Some of the scales use an electric pulse to measure body fat. I have heard those are accurate within a couple percent. The scale you have sounds like it only takes BMI into account, something entirely useless for an active individual. BMI charts assume I am 24-25% body fat, but I am actually right around 10%.
I believe hydrostatic weighing is the only "completely" accurate way. It is probably really expensive and you need to find somewhere that does it, though.
As far as I know all of the scales that give body fat percentage readouts pass an electric current up one leg, and it goes through part of the abdomen and down the other leg. From what I've heard, they are accurate within about 4% of the correct body fat percentage, if used under the correct conditions. Underwater weighing apparently has an error of a couple of percent and a technique using X-rays is even more accurate. Estimates using skinfold measurements with calipers probably fall in between scales and the more sophisticated techiques in accuracy, if
they're done accurately by someone experienced in the technique. Estimates using body circumference measures (waist, neck, height, etc.) such as the Navy technique are thought to be less accurate than correctly done skinfold measurements--generally they just rely on two or three measurements, so they don't fully take into account people's different body proportions.
There are a number of reasons why body fat scales are less accurate than some of the other techniques. Of course there are reliability problems because for them to give consistent readings you have to be at exactly the same place in terms of hydration, amount of food in your stomach, amount of moisture on your feet or other parts of your body when you're standing on the scales (wet feet and dry rest of body is the way you're supposed to do it), etc., and it's hard to be that consistent. As far as their validity, a problem is that the current doesn't pass through the entire body, it just goes up one leg and down the other because that's the quickest route out of the body. The principle behind the technique is that muscle conducts electricity better than fat because it contains more water. But since the current doesn't go through the entire body, people with the same body fat percentage but different distributions of fat are going to have very different readings, given that the calculations are done from the same formula. There are different formulas used for men and women, of course, but obviously individual men and women can have pretty different fat distributions. In my case, I store more body fat in my butt and inner thighs than I think the average man does. I've also, judging from my increases in strength and from looking in the mirror, put on perhaps a couple of pounds of muscle in my upper body over the last few months. So that's why I think the reading it gives for me (24.9% this morning, at 163.6 pounds) is probably a little high.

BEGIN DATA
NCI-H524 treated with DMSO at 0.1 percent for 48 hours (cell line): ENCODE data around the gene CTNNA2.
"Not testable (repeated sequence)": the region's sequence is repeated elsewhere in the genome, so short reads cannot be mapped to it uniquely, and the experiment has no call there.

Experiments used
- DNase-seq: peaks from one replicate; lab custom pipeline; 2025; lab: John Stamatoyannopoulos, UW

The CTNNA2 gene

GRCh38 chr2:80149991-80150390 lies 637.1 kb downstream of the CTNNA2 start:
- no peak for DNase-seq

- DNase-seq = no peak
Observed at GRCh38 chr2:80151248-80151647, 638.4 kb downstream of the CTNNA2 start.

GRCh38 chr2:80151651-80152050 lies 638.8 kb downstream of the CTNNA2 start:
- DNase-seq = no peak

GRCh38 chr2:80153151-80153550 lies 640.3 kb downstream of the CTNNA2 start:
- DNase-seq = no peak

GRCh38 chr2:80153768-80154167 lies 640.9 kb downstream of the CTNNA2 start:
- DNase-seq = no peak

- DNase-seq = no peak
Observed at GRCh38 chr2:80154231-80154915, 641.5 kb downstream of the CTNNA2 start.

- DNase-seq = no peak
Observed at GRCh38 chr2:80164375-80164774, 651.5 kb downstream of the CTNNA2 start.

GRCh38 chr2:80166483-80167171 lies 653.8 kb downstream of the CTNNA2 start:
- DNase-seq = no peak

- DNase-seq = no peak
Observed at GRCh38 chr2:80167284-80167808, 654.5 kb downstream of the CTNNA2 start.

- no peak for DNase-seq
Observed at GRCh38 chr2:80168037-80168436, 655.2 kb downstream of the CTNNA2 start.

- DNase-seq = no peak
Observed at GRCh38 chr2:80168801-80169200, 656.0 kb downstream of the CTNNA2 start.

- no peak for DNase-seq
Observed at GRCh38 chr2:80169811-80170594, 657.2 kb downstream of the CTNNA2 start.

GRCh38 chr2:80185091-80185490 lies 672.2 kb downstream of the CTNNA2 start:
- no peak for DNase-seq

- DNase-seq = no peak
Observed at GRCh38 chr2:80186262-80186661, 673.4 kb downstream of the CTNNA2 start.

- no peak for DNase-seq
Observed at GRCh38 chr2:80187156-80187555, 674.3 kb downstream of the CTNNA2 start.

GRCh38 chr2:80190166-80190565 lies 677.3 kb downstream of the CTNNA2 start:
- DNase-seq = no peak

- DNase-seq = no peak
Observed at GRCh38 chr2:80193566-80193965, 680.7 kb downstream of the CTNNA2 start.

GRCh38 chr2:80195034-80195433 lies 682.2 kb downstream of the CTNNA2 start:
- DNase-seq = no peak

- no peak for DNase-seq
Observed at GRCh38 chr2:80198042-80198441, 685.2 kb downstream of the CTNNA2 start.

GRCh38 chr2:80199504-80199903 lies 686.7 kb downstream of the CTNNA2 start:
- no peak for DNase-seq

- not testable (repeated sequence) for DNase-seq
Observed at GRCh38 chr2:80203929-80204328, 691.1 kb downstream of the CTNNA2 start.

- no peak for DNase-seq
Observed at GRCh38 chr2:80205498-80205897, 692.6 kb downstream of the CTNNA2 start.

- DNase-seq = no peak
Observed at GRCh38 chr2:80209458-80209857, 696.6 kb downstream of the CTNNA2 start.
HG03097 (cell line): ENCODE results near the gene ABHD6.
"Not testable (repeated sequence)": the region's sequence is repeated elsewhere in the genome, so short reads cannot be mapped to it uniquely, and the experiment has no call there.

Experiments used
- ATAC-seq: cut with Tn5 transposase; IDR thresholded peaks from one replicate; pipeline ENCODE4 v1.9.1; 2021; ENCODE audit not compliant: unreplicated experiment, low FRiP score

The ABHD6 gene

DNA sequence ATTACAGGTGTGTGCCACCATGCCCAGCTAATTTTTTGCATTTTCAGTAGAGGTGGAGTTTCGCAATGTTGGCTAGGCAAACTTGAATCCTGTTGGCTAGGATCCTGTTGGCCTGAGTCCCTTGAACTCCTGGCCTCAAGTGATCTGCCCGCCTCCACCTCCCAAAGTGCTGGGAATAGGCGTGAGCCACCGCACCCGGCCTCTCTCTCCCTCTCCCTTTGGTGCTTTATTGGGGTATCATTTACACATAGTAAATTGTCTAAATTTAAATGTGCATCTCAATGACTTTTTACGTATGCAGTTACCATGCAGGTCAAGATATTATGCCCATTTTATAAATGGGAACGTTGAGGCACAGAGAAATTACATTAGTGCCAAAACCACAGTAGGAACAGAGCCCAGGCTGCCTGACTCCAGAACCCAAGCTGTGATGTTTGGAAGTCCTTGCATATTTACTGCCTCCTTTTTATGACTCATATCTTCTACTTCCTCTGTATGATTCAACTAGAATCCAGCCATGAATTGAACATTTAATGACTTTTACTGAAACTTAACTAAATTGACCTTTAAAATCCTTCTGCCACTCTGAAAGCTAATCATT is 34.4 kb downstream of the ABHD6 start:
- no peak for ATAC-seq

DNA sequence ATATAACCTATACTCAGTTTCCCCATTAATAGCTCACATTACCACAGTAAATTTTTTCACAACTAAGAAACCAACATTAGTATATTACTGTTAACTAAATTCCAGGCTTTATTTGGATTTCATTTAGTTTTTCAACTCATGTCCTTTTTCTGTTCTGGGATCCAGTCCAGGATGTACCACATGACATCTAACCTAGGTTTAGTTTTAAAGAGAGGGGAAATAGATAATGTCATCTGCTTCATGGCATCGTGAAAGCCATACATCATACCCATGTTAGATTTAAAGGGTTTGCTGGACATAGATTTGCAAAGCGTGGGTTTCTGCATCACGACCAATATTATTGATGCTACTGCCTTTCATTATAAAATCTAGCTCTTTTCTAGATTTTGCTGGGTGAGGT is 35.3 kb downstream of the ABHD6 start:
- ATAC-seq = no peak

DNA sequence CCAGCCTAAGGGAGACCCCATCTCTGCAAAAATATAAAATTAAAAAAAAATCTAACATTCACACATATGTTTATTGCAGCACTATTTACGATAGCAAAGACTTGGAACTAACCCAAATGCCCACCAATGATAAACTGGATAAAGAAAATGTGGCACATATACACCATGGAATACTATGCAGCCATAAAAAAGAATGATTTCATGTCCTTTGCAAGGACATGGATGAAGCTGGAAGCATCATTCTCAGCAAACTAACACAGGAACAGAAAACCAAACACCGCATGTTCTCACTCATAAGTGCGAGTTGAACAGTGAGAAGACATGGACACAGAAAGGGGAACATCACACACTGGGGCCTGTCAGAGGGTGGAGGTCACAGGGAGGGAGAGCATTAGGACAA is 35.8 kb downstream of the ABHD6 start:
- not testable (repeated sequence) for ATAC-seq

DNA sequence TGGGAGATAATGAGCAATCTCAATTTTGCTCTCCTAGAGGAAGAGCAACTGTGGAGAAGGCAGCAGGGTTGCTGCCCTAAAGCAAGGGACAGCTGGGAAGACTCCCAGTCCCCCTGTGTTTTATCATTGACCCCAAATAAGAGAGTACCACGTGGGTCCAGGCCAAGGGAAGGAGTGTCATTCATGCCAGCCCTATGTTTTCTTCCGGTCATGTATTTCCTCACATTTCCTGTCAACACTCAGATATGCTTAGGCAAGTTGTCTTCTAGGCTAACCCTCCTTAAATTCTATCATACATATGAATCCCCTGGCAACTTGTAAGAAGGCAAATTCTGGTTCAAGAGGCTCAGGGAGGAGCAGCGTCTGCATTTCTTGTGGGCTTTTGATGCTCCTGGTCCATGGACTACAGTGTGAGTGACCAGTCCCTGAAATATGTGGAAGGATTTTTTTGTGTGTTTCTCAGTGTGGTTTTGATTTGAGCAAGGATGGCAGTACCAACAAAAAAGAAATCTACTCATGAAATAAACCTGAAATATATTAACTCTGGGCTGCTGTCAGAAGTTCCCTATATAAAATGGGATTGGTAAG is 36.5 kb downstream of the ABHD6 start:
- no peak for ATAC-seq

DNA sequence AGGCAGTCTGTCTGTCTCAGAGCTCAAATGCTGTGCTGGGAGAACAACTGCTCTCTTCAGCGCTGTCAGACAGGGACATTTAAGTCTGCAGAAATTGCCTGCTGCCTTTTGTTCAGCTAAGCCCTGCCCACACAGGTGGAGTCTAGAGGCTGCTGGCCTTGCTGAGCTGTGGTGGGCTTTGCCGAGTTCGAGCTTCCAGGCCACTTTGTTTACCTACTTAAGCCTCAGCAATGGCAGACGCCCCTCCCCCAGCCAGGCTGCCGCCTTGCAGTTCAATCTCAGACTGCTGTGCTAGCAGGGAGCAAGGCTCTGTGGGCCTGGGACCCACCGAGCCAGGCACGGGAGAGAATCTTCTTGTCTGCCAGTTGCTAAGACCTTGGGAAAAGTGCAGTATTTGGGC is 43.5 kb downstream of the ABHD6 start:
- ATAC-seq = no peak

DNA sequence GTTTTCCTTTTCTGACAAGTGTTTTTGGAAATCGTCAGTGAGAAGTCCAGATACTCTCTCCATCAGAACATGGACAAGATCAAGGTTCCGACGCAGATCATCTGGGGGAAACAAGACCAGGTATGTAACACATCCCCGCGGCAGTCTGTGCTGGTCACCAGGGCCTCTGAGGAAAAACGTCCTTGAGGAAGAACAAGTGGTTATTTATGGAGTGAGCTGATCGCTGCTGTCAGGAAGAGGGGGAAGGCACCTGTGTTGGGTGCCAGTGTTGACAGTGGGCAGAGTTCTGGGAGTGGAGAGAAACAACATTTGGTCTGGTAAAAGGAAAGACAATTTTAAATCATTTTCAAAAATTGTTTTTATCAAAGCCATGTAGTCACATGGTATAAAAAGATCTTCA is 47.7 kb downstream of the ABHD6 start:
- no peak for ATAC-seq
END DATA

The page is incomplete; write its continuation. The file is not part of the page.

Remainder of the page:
You can set my scales to an "athletic" setting that uses a formula that's supposed to take into account that people who work out have more heavily muscled upper bodies. But when I do that, it reads out around 11%, and I know that's far too low because if I were at 11% I'd have a totally flat stomach, etc. A one-size-fits-all formula can't differentiate between people with the upper body muscles of a football player or experienced bodybuilder and someone who's merely been working out steadily for a few months.
Of course, what we're doing this for is not to achieve some percentage of body fat, but to improve our level of fitness and strength and the appearance of our bodies! As long as I'm going in the right direction, I'm not going to obsess over what my exact percentage of body fat is (any more than I already have!). But it's interesting to compare the appearance of people with different reported percentages of body fat. Google around and you can find a ton of pages with such pix; here's one: http://forums.johnstonefitness.com/show ... hp?t=31392
. If the body fat percentages people are reporting on this page are anywhere near accurate, then I'd say my body fat right now is somewhere in the low 20s.